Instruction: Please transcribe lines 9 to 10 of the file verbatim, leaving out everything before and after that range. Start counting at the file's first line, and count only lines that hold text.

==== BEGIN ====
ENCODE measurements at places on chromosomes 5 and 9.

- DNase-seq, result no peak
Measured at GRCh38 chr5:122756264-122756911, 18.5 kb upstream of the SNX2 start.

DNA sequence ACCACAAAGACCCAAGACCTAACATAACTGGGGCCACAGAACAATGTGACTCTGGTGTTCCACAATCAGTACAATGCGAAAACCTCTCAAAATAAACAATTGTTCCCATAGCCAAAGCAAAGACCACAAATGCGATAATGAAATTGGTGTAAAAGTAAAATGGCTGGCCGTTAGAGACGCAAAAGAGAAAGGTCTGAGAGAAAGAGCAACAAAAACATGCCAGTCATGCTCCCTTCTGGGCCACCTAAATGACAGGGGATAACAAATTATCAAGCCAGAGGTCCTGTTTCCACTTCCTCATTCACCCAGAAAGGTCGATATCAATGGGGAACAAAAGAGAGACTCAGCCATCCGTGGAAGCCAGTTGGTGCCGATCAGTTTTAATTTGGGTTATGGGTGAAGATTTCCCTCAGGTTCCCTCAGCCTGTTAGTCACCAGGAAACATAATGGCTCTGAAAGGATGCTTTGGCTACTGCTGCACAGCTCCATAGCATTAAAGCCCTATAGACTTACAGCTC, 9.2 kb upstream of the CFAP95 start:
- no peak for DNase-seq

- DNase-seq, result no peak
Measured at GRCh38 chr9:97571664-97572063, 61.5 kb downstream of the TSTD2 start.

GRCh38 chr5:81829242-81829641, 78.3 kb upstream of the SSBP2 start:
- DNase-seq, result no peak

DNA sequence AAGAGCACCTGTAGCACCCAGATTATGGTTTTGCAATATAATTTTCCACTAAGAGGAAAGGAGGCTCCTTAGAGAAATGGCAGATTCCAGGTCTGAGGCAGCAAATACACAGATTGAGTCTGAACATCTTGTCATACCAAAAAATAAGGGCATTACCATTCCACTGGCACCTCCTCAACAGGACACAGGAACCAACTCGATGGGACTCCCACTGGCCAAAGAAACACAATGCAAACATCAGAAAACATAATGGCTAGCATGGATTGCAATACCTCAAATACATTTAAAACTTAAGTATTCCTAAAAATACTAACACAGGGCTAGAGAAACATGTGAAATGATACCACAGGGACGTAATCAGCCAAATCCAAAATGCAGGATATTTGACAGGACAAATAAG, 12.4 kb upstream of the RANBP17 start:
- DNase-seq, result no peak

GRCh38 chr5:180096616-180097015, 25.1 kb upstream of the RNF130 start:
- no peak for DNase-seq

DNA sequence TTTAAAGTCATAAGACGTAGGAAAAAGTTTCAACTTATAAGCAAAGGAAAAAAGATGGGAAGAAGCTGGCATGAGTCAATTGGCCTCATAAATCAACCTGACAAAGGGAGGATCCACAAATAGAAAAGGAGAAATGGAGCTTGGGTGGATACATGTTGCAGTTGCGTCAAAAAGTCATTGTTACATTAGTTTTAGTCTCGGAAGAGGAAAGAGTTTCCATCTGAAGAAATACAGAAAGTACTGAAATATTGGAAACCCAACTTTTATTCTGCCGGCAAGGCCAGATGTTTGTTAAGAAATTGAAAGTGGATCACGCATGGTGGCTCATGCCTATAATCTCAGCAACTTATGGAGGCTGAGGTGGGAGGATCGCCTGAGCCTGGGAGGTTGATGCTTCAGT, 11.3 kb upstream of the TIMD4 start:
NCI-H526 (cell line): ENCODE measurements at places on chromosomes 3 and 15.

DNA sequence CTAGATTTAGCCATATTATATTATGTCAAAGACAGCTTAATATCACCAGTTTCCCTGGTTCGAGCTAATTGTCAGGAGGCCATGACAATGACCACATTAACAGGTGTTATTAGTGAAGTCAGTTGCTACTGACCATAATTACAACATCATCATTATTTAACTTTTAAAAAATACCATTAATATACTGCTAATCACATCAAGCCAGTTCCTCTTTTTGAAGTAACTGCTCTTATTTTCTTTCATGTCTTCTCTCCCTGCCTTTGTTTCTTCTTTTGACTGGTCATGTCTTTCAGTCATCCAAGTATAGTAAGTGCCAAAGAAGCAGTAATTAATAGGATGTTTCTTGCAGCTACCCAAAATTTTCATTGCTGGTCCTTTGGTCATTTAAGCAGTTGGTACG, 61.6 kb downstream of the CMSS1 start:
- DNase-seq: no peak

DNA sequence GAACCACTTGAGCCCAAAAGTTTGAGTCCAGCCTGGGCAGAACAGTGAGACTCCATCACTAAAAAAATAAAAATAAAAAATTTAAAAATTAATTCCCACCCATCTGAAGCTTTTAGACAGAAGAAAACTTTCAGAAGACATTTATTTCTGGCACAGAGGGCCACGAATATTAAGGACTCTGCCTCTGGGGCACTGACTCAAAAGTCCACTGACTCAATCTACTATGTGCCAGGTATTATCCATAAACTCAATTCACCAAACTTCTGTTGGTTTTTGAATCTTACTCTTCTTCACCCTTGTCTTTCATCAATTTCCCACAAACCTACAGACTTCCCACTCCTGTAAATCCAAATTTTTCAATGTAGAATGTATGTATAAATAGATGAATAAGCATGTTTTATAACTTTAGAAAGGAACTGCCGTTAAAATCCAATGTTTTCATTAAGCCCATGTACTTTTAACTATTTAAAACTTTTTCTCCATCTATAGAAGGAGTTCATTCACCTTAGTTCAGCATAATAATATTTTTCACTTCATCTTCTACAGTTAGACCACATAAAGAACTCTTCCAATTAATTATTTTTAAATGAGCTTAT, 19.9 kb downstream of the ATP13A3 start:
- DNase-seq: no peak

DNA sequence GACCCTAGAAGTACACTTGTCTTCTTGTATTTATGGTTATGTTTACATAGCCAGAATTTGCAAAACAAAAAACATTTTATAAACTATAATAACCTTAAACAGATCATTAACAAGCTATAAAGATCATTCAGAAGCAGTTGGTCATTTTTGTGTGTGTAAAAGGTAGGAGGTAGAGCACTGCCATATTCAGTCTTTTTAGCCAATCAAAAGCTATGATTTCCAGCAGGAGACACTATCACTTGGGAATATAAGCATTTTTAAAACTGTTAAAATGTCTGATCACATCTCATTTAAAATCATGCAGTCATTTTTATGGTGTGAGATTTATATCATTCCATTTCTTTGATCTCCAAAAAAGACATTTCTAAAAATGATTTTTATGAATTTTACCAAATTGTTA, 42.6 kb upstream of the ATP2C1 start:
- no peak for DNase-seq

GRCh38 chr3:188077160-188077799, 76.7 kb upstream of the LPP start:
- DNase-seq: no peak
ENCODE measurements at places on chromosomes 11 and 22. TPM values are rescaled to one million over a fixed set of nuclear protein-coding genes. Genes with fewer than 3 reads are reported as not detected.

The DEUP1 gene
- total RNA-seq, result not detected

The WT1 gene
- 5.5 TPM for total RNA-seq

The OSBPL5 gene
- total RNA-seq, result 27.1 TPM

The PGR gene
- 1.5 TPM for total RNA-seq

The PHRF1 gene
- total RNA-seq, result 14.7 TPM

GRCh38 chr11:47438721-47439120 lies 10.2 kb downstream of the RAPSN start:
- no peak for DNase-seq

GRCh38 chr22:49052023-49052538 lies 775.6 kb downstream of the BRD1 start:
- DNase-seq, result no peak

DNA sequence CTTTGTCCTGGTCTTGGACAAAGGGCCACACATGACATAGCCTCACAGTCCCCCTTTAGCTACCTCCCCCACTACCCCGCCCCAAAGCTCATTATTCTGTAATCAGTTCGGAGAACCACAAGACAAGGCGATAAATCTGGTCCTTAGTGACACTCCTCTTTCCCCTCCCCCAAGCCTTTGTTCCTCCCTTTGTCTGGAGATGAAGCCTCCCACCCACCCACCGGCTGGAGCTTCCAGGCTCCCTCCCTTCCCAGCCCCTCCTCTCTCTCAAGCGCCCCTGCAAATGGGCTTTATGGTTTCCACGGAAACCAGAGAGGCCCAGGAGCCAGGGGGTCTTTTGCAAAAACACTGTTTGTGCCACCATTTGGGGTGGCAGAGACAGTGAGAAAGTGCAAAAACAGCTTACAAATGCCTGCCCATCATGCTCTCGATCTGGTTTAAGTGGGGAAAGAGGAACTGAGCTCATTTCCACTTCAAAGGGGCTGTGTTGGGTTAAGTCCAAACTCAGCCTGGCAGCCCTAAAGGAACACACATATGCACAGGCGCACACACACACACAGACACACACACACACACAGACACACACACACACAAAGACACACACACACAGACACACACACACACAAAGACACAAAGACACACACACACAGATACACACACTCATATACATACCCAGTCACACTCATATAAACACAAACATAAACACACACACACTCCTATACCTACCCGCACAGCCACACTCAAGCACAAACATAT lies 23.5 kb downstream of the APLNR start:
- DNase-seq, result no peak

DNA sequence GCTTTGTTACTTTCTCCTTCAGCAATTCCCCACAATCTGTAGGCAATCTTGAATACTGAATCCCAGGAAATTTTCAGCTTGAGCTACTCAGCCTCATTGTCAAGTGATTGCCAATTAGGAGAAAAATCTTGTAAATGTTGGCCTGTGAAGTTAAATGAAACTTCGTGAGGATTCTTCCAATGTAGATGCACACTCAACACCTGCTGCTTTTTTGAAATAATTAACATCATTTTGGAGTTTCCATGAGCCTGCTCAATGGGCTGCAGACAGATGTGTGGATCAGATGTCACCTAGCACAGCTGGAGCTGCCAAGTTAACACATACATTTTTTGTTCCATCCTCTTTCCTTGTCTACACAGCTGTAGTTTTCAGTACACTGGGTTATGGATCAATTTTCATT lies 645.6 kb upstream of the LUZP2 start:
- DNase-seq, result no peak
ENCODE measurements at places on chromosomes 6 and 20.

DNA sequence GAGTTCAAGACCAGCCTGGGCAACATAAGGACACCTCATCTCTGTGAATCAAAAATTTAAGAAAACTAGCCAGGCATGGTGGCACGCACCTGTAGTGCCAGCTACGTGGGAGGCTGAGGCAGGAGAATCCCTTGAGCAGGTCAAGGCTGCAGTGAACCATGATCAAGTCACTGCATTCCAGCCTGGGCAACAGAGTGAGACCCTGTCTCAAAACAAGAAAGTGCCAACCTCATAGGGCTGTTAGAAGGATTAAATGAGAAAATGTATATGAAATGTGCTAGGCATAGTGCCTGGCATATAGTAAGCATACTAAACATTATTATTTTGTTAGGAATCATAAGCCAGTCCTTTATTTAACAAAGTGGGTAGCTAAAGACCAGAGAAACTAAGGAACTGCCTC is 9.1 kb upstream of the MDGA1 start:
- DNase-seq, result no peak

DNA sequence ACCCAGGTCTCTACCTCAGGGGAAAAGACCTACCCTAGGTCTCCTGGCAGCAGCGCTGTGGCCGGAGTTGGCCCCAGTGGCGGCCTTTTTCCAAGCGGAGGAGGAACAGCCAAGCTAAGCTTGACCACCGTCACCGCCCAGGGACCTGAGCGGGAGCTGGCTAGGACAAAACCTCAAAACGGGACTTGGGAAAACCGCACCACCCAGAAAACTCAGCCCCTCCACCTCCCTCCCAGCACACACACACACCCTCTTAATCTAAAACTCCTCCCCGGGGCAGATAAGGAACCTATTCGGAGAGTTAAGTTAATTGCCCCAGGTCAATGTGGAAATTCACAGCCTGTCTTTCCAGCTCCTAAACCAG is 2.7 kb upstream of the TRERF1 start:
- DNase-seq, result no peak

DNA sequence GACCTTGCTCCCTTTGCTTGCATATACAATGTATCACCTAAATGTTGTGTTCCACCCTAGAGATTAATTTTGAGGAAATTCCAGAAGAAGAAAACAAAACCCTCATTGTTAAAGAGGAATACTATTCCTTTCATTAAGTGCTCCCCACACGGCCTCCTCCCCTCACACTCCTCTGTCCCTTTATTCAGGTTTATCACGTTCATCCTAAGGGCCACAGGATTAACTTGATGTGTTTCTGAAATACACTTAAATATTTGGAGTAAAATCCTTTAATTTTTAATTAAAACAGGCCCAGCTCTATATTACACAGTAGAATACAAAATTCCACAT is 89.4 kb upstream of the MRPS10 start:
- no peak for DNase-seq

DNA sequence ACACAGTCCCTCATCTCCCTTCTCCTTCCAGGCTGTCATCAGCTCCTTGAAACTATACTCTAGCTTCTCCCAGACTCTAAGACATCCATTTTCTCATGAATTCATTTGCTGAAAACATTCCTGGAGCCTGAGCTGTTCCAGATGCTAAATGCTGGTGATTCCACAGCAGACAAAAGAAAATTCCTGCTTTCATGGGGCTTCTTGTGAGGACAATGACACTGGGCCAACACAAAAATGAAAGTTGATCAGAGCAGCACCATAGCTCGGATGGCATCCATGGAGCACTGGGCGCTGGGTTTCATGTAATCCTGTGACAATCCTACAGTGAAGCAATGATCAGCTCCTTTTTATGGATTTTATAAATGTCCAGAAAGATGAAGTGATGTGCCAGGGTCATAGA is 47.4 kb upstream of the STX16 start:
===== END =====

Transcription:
- DNase-seq, result no peak

DNA sequence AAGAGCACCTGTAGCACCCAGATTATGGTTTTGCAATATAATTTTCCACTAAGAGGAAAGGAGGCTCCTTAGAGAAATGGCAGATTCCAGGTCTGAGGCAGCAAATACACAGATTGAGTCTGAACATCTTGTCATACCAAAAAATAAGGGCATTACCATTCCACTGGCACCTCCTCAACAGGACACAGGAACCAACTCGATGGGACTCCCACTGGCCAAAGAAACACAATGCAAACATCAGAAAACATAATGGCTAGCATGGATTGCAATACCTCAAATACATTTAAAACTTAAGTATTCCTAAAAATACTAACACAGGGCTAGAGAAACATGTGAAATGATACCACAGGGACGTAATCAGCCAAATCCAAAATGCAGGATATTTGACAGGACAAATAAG, 12.4 kb upstream of the RANBP17 start: